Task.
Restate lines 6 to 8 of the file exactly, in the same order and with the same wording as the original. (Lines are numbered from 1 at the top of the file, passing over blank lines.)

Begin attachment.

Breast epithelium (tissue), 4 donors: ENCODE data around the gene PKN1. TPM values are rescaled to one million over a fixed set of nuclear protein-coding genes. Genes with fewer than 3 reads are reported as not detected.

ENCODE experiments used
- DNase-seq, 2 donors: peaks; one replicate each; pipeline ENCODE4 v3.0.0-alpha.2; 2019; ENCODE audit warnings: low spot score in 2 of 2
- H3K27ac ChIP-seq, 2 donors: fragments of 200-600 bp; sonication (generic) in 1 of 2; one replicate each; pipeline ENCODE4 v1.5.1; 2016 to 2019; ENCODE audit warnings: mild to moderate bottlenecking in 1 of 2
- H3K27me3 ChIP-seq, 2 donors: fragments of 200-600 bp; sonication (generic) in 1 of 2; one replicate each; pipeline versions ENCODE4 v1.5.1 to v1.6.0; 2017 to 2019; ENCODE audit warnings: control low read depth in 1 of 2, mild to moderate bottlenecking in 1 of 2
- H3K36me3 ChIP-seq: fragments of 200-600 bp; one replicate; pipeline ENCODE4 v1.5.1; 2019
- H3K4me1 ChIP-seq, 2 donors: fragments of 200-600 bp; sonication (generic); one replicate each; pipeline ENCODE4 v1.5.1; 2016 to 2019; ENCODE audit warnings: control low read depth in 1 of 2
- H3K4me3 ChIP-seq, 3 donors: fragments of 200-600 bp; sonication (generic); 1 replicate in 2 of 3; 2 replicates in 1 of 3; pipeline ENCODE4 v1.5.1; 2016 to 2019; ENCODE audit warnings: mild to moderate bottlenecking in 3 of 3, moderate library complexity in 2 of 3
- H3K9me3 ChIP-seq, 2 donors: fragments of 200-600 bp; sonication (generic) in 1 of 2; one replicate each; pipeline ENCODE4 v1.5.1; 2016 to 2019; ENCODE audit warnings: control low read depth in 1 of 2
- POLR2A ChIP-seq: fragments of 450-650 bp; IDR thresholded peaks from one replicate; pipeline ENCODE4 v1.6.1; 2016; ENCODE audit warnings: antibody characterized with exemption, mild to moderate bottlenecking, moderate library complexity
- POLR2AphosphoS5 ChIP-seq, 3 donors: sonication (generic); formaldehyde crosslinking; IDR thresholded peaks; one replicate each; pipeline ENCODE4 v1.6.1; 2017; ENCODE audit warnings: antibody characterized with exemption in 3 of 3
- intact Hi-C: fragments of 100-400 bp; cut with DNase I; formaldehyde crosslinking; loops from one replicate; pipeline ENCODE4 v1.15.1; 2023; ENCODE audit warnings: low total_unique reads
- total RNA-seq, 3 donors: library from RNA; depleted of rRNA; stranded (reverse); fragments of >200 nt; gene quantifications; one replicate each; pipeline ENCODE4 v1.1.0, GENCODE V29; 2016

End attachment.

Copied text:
- H3K36me3 ChIP-seq: fragments of 200-600 bp; one replicate; pipeline ENCODE4 v1.5.1; 2019
- H3K4me1 ChIP-seq, 2 donors: fragments of 200-600 bp; sonication (generic); one replicate each; pipeline ENCODE4 v1.5.1; 2016 to 2019; ENCODE audit warnings: control low read depth in 1 of 2
- H3K4me3 ChIP-seq, 3 donors: fragments of 200-600 bp; sonication (generic); 1 replicate in 2 of 3; 2 replicates in 1 of 3; pipeline ENCODE4 v1.5.1; 2016 to 2019; ENCODE audit warnings: mild to moderate bottlenecking in 3 of 3, moderate library complexity in 2 of 3